About two months ago a force of about two hundred Pennsylvania troops were sent into the county for the purpose of arresting these deserters. About the time of the Presidential election, a skirmish took place between the drafted men and the soldiers, in which one of the former was killed. The citizens were found to be so well organized and armed that it was thought best to send on reinforcements. Accordingly a detachment of the Reserve Corps was sent forward.

On Monday another encounter was had. The citizens were quartered in a house near Phillipsburg. Their surrender demanded by the military was replied to by a fierce fire of rifles and other arms. The ringleader was killed after a short fight, and nineteen of the party captured. Other and larger parties are entrenching themselves in the mountains, and more fighting may be expected.


Inequality of Taxation.–It is truly said that we are rapidly tending to a moneyed aristocracy. Even in England, where the nobility and the other men of wealth control legislation, the holders of securities of the Government have to bear their just proportion of taxes. But by the recent legislation of Congress, our wealthy men, and our banks, and other moneyed corporations, who invest their capital or moneys in United States stocks, payable in gold, giving them an income equal to from twelve to fifteen per cent premium, are exempt from all local taxation upon such investments. Hence the men of small means, the laboring class, farmers and mechanics, have to bear a very unequal share of the State and Town taxation. And the U. S. Government has further increased this inequality in the matter of raising troops. By resorting to drafts, instead of offering such bounties as will ensure volunteers, it compels the States and Towns to pay enormous bounties to relieve their citizens and to provide for their payment by local taxation, in which a large portion of the property of the rich is exempted! The result is to throw nearly the whole expense of recruiting for the army, as well as the expenses of the State, County and other localities, upon the industrial classes, for the special benefit of the moneyed aristocracy, who have invested their property in United States stocks, payable in gold. The contractors, those special favorites of the United States Government, who have made their millions by speculations upon the misfortunes of their country and have invested their enormous profits in United States stocks, are also exempted from all local taxation. And this unjust inequality is yearly increasing; and if the men of small means, our farmers, mechanics and laboring men would put a stop to and correct this growing evil, they should vote for only such men as will sternly and perseveringly oppose all measures tending to it, and who will labor for the repeal of all laws favoring or causing it.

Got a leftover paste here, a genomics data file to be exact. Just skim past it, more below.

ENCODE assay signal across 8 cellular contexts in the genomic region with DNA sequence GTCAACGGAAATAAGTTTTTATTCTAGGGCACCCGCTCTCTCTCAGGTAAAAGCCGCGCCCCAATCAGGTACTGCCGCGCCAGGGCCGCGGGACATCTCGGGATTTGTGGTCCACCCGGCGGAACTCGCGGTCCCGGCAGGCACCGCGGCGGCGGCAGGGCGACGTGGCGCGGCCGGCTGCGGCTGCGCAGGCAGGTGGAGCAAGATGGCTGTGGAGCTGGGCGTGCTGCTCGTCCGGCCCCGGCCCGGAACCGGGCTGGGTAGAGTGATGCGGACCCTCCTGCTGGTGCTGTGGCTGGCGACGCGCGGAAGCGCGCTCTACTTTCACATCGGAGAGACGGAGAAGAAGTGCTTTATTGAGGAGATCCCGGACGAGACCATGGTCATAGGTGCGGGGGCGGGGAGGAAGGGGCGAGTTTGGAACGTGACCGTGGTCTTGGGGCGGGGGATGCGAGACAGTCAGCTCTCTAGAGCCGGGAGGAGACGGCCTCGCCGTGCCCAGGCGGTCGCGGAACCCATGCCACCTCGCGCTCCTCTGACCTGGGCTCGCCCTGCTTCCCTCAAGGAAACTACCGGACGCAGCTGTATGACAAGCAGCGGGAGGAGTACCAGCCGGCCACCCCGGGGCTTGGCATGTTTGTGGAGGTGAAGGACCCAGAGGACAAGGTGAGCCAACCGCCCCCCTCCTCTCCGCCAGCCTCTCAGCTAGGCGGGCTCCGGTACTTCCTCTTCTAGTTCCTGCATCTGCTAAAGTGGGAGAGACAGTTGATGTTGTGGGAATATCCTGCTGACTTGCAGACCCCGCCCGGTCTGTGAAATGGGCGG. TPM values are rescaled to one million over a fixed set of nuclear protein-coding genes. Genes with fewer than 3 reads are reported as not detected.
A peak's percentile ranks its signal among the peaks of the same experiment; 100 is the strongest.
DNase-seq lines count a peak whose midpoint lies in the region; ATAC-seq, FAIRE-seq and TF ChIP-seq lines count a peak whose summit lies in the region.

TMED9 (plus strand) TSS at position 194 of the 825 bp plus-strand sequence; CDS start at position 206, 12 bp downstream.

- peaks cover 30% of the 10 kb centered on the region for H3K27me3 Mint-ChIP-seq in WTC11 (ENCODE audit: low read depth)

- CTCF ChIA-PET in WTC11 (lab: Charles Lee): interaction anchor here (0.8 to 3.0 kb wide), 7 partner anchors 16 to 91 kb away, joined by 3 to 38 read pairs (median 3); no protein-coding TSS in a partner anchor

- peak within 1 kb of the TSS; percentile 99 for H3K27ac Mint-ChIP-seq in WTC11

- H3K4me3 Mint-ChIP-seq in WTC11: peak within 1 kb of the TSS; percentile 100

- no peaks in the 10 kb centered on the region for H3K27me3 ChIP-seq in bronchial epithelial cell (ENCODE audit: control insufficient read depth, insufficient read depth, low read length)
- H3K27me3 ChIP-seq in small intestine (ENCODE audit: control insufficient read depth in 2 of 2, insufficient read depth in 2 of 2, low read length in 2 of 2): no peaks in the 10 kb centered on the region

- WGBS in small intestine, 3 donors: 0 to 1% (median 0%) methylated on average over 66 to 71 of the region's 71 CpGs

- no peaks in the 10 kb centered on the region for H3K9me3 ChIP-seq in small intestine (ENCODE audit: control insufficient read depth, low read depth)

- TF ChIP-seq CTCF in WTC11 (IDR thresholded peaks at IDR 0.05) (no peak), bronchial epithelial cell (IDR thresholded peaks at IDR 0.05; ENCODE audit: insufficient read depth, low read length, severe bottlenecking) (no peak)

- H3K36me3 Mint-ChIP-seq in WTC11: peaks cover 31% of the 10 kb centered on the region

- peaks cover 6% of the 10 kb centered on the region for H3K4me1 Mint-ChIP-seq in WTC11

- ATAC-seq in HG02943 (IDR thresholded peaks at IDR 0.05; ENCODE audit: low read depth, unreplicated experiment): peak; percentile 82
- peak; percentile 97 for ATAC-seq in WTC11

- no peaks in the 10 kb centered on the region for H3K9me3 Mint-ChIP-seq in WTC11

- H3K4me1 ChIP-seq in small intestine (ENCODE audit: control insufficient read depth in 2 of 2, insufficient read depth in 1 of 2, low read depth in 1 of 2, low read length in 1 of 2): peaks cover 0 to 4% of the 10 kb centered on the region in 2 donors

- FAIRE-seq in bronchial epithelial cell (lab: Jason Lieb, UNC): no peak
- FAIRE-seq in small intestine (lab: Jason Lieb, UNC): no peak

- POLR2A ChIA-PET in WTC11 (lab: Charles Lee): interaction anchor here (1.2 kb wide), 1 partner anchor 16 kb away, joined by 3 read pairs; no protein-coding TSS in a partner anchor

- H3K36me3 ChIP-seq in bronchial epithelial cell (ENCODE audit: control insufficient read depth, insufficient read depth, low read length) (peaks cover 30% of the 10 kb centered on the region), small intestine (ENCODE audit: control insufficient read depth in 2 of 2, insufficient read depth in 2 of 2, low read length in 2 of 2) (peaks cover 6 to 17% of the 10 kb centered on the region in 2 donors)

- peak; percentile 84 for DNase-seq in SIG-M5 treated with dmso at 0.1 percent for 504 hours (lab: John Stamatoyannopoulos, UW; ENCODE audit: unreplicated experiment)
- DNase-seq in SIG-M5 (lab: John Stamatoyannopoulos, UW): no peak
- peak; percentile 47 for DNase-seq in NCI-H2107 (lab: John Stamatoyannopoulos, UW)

Late War Items.

A rebel telegraph operator, who escaped from Richmond on the 23d and made his way to Gen. Grant’s headquarters, reported that intelligence had reached the rebel capital that Savannah had surrendered to Sherman with its entire garrison. There was also a report prevailing at the same time that Fort Fisher had been attacked and captured by the combined forces of Admiral Porter and Gen. Butler, but this report could not be traced to any reliable source. The people of Richmond are represented as being greatly depressed by the heavy disasters which have befallen their arms within the past few weeks.

The forces of rebel Gen. Lyons, estimated at 2,000 to 3,000 cavalry with six pieces of artillery, have been attempting mischief on the line of the Louisville and Nashville railroad. They struck the road at Elizabethtown and injured the bridge over a small stream called Bacon Creek. They then turned northward to operate against more important points.  Strong Union force is close in their rear, and it is supposed that the rebels will not be able to do much injury to the road.